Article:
Flow and Fold

Not a wonder that my reading stumbles and sees "loss" for "less" in these lines from Suzanne Buffam's Past Imperfect from the sequence entitled "Inklings": "to retrieve it you'd think / we'd be gifted with less."

Earlier we encountered this in "Sire Gromore Somyr Joure" which builds upon delicate repetition that becomes slowly attenuated.

Knees were for kneeling. Lashes were for looking
at the sun. The river was slow and it hurried.
And later the notion of loss bites again in the conclusion of a poem called "What is Called Déjà Vu"
like a dream inside which a crouched
animal is awaiting
release, recognition.
Its little teeth glisten.
Same familiar facility with repetitions and alliterations and the zest of the zinger.

And so for day 1844
31.12.2011

Putting and Retrieving

This in response to a call issued in Humanist 30.757 hands on

Willard,

I want to add some remarks about the relation of craft to orchestration.

You characterize Tim Ingold's take on the implements of writing:
But he also comes down rather hard on modern interfaces for writing -- the typewriter and its digital imitation -- which do rather badly in comparison with pen and paper. He does not mention the mouse.
You wonder "what would be a persuasive answer to his objection".

I think it begins by noting how pen and hand like typewriter can display in space a many-voiced text. Ingold [in Making] cites Heidegger to the effect that 'modern man writes "with" the typewriter' and emphasizes that "with" is placed under quotation marks by Heidegger. This invites also thinking about writing "with" pen. A direction that Ingold does not take.

Pen and paper can involve many inks, many pieces of paper and many scripts (cursive, blockprinting, etc). Typewriting can involve carriage returns, spacing, backspacing, strikeouts of various sorts and on some models different colours. A word processor provides a full symphony of typographic effects.

I stress the similarities here to raise the question of telos. If the end is to capture the many voices in one's head then the putative superiority of one mode over another strikes a rather strange note.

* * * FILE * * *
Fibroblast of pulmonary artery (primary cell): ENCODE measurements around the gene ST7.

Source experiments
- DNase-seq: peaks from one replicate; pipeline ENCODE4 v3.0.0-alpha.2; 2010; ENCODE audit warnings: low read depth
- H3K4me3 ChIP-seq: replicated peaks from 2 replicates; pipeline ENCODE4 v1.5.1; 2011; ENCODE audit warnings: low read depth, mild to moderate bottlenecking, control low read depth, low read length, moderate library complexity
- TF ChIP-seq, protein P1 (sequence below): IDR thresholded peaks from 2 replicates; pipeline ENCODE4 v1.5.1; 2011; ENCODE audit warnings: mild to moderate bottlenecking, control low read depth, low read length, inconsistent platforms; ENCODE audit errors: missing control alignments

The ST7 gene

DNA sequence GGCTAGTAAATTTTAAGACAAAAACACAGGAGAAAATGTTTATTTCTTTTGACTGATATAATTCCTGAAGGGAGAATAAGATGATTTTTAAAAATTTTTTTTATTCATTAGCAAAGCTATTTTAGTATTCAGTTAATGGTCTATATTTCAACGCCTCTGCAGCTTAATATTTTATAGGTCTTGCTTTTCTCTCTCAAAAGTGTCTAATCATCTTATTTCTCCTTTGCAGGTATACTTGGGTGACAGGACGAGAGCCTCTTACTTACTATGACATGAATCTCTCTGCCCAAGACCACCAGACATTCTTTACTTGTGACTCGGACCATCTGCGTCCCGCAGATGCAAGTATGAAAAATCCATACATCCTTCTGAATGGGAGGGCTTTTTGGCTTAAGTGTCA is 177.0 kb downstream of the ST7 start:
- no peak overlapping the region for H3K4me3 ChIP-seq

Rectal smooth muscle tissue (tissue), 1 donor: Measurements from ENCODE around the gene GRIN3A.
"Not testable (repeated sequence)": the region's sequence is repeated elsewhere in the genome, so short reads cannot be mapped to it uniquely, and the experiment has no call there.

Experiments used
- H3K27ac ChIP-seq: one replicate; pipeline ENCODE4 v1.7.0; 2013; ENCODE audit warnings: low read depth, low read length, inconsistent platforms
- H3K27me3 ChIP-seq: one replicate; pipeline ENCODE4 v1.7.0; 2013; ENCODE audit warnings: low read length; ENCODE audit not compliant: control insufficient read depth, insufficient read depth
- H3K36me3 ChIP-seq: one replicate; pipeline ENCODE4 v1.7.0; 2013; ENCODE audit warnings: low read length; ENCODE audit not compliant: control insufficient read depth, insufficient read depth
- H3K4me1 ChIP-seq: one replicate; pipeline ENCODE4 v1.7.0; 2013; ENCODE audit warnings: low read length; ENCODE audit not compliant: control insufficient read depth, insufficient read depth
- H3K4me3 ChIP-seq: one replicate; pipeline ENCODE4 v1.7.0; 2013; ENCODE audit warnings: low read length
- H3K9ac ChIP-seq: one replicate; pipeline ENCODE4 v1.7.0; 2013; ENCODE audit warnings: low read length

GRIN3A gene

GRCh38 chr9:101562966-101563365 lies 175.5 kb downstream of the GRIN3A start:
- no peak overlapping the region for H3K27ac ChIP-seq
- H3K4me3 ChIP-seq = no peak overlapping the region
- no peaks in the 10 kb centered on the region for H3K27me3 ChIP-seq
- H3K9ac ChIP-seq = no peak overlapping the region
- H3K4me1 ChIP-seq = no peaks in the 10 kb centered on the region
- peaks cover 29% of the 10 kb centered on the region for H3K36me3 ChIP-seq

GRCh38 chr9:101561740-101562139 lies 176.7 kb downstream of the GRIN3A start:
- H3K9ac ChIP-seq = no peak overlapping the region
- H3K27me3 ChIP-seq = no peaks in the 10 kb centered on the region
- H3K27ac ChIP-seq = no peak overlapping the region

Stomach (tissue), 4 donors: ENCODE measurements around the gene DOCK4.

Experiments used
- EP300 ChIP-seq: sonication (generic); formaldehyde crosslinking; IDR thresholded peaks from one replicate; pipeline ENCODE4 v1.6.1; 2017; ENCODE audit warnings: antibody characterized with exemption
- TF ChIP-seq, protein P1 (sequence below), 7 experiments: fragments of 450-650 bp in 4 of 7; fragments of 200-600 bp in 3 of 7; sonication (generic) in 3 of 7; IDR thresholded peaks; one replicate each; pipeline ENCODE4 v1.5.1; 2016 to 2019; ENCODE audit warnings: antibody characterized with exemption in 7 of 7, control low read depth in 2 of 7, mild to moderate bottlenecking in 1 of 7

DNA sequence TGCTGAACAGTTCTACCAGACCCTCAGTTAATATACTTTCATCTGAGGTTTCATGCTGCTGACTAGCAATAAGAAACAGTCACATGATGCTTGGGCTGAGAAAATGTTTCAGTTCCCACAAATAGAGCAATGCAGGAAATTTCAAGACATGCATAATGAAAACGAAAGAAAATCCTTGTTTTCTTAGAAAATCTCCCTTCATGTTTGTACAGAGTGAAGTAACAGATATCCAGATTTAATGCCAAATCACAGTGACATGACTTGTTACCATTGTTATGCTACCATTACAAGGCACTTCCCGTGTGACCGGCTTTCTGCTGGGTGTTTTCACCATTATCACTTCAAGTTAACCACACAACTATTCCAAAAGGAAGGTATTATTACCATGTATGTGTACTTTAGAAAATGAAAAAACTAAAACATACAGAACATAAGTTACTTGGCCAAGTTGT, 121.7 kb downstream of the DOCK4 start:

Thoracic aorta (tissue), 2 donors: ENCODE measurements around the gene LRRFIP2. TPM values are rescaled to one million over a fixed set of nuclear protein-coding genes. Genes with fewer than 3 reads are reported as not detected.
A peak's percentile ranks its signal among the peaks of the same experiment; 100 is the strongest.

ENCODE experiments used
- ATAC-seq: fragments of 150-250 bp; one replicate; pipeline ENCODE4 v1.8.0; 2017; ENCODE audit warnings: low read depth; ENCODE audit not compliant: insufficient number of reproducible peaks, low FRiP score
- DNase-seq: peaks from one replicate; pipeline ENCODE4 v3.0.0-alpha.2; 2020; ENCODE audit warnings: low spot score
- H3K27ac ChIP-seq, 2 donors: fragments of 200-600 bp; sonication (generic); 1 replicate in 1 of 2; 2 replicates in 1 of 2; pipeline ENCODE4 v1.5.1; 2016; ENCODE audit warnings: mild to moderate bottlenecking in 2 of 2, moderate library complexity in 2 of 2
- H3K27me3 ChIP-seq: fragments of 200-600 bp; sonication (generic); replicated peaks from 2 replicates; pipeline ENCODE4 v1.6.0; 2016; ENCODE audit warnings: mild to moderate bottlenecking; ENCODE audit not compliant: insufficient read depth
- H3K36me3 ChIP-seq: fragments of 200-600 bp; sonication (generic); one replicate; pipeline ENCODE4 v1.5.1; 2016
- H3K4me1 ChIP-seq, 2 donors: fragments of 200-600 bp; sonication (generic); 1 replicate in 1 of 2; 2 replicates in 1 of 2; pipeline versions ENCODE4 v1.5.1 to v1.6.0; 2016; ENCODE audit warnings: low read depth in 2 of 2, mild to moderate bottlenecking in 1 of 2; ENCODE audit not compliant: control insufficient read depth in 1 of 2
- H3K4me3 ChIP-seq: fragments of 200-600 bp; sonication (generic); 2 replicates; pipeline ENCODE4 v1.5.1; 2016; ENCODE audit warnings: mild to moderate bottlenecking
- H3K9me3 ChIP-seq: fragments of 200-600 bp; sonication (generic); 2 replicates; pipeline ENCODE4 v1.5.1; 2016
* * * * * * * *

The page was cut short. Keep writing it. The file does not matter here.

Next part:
Of course in an entirely oral situation we can imagine the assignment of various parts to various groupings of people in a choral round. Thus in certain ways the pen wielder is akin to a conductor.

Following Heidegger, Ingold asserts that the hand can hold and the fingertip can merely touch. But what of counting with one's fingers or committing to memory a list with places reserved for each item on each finger? "With" indeed.

We place an idea or a voice in a certain locale in the world and then retrieve.

I would venture that placing is akin to craft and retrieval involves orchestration.

In any event, I find it difficult to sustain the narrative of decay that Ingold invokes ("The drift of technological enhancement has been to substitute touch sensitivity at the fingertips for the sentient correspondence of telling by hand.") as I key in the words that were written by hand out of print in the library copy of the book. The line breaks shift. Migration is the standard.

In the fingertips is the charm of voice.
Intriguing interplay between rest and migration — the words are always already reconstellating.

And so for day 1843
30.12.2011

Nothing and Essence

This takes its force from being set in a parenthesis.

George once again eschews experience as having nothing to do with the present moment. (Isherwood himself, it should be observed, "formed" fairly early in life into the person he would forevermore be. He was an emotional prodigy; and to a prodigy, experience is indeed nothing.)
From 50 Gay and Lesbian Books Everybody Must Read edited by Richard Canning — Patrick Ryan on A Single Man by Christopher Isherwood.

And so for day 1842
29.12.2011

Not a Nautical Term